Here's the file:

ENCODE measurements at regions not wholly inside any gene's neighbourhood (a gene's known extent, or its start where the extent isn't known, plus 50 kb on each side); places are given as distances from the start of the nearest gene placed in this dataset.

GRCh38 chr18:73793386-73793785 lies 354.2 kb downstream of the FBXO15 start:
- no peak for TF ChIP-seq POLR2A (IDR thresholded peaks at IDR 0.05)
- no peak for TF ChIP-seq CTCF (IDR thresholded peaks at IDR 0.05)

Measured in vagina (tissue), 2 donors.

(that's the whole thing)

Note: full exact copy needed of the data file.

ENCODE measurements at regions not wholly inside any gene's neighbourhood (a gene's known extent, or its start where the extent isn't known, plus 50 kb on each side); places are given as distances from the start of the nearest gene placed in this dataset.

GRCh38 chr18:73793386-73793785 lies 354.2 kb downstream of the FBXO15 start:
- no peak for TF ChIP-seq POLR2A (IDR thresholded peaks at IDR 0.05)
- no peak for TF ChIP-seq CTCF (IDR thresholded peaks at IDR 0.05)

Measured in vagina (tissue), 2 donors.